Finally united with my Indonesian Couchsurfing host…
An amazing Indonesian local experience!
From that point on, things turned into a full on incredible Indonesian cultural immersion with my host and the rest of Yogyakarta couchsurfing community. I was passenger on the back of a motorcycle zipping from place to place, hanging out with locals and eating the finest delicacies in Yogyakarta (you have got to try the “hot plate” restaurant). I was able to do all kinds of activities unheard of by tourists, like catching fish from the pond for dinner, trekking through an abandoned cave in the middle of nowhere and seeing ancient temples, hidden from the world.
A delicious meal at the Hot Plate Restaurant in Yogyakarta with my couchsurfing hosts.
My new friends were equally excited to practice their English and ask me questions about the world outside of Indonesia and what I thought of their country. I was happy to speak with them, answer their questions, and simply tag along to get an insight into their daily lives.
Exploring secret caves off the tourist track in Yogyakarta.
What was going to be 2 days, turned into 1 week (and would have been longer if my visa hadn’t run out!). Instead of living the normal backpacker routine and hanging out at the places frequented entirely by foreigners, I was introduced to the real side of Yogyakarta. This couchsurfing experience opened my eyes to a new way of traveling, with a raised level of personal interaction and cultural immersion.
Couchsurfing is now a vital resource for all my trips to new countries so I can quickly get the inside scoop, learn things and get internal advice.
10 Top Couchsurfing Tips!
- Don’t be afraid to make contacts: The bottom line is that nothing will happen if you don’t jump at making a contact so take the first step!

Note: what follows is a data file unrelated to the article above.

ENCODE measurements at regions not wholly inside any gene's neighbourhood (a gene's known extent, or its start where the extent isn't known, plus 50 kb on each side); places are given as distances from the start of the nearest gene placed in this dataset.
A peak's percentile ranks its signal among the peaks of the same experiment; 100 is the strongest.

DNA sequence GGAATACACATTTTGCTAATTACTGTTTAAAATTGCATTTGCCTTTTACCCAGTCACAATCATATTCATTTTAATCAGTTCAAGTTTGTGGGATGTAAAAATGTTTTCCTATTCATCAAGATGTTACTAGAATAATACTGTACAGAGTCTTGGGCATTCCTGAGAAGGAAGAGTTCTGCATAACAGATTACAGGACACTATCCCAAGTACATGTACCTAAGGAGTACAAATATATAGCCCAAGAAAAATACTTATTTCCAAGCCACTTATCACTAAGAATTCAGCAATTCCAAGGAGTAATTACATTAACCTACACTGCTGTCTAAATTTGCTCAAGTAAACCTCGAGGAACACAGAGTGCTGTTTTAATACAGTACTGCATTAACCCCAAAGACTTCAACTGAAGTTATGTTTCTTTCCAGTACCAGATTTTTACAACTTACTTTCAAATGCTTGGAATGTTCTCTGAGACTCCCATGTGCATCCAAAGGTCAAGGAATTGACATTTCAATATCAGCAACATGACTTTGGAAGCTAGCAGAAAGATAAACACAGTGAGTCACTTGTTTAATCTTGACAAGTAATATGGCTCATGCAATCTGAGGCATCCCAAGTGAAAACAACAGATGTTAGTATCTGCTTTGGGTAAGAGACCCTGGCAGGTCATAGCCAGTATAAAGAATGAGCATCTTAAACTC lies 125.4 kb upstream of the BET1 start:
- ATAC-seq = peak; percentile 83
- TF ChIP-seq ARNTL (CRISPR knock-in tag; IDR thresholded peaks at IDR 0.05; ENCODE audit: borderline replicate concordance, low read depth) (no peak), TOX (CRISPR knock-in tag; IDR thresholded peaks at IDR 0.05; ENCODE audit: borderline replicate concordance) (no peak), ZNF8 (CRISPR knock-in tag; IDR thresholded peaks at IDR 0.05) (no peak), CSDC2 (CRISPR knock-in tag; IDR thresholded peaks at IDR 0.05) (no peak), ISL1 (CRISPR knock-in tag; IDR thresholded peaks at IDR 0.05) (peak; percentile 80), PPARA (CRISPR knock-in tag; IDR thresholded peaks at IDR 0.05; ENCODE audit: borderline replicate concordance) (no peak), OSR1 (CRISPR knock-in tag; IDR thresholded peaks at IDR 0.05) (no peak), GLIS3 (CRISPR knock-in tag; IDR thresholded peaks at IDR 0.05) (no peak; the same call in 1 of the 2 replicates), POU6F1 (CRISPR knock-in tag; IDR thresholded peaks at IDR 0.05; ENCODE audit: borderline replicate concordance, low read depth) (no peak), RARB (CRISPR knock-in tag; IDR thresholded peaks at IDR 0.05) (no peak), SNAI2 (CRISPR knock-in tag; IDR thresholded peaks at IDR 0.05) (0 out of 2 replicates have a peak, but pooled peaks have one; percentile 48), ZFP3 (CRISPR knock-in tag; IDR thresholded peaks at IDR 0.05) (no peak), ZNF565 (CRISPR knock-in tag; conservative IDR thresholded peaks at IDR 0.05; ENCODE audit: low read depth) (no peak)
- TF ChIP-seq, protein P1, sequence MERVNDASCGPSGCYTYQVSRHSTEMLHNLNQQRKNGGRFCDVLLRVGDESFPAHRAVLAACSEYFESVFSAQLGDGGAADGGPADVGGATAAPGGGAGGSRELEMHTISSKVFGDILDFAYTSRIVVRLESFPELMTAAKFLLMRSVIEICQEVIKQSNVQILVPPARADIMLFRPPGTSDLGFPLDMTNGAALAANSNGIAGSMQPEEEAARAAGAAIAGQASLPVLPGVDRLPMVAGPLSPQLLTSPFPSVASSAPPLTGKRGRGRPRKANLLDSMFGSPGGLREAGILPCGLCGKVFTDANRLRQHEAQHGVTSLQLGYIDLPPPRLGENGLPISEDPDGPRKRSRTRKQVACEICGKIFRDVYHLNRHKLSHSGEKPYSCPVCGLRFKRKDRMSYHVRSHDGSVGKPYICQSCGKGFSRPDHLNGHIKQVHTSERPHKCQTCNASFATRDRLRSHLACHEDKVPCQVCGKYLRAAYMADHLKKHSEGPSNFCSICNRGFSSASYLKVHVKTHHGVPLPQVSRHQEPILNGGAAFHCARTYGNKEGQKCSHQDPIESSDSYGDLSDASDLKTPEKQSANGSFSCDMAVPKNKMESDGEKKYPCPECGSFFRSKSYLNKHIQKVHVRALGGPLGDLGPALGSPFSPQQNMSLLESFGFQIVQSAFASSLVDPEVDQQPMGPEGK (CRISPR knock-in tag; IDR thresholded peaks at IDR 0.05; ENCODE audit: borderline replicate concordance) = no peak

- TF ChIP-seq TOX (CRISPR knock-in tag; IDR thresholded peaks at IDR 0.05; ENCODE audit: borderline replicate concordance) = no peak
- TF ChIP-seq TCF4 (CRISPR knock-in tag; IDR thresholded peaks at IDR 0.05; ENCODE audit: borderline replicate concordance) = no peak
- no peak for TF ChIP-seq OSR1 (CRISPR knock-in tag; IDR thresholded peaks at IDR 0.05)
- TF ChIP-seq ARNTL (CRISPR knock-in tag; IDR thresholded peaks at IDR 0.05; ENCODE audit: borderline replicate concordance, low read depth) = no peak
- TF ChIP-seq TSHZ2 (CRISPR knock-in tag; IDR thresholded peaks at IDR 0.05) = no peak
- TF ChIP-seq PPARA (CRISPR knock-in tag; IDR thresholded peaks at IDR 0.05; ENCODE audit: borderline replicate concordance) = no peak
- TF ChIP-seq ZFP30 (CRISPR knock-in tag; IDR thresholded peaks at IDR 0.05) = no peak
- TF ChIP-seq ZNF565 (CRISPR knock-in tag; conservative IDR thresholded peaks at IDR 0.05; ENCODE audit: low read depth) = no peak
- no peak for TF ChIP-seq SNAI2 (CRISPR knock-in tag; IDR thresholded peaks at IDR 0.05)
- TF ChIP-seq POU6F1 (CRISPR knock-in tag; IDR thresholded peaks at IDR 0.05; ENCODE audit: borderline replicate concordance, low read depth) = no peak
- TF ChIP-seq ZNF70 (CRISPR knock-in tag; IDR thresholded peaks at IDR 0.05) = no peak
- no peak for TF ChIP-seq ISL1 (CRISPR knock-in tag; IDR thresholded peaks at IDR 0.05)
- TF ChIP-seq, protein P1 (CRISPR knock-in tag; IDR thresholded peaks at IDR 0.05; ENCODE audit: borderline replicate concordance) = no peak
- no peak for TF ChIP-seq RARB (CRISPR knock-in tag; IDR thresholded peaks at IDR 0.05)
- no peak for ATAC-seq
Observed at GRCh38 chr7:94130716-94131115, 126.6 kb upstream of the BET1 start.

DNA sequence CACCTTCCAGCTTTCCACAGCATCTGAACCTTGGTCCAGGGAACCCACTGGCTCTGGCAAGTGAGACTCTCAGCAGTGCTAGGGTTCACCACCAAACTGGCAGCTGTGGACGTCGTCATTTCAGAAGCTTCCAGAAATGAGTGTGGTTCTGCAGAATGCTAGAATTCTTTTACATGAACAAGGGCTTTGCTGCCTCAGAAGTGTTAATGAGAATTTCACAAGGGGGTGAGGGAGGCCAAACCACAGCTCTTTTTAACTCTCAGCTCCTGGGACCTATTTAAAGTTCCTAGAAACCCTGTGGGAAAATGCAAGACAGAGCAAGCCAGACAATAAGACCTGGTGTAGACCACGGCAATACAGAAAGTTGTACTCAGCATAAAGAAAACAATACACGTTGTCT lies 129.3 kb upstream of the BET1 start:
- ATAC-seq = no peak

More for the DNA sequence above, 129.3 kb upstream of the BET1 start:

- Give the host a good 2 weeks notice or so: Not only are you more likely to get a granted request, it’s courteous for everyone.
- Try to contact locals: Staying with or meeting locals is a truly an enriching way to couchsurf and way to find those out-of-the-book things to do!
- Be friendly: This is simple but important, if you are friendly and get along well with anyone, you just might be invited to stay with someone for a more extended period of time.
- Be accommodating and flexible: Remember that you are the guest, be grateful for an awesome place to stay no matter what the condition.
- Work around your host’s personality: If your host wants to hang out as much as possible, that’s great, if your host lives a pretty independent life and wants you too as well, that’s ok too.
- Show respect for everything: A lot of Indonesians don’t drink, in cases like this, try to adapt to your host and live like they do.
- Have a backup plan: Before you travel, quickly research a guest house or hostel in case you have a problem contacting your host and absolutely need a place to sleep.
- Take advantage of Couchsurfing meet-ups: Many cities have a community of couchsurfing expats that meet in a cafe once a week. If you’re not yet confident enough to sleep on someone’s couch, you can use the meetings to get to know the crowd first and find some cool local places to hang out.
- Become a host! Many hosts say they have had the pleasure of meeting great people from all over the world. When you get yourself a couch, return the favour and spread the community spirit!
Hope you have the opportunity to make couchsurfing a part of your travels too!
Mark is a world traveller and a blogger currently living in Bangkok. He’s also durian smuggler, spicy food conoisseur and a buffet finisher! You can find out more about Mark’s food adventures at www.eatingthaifood.com and www.migrationology.com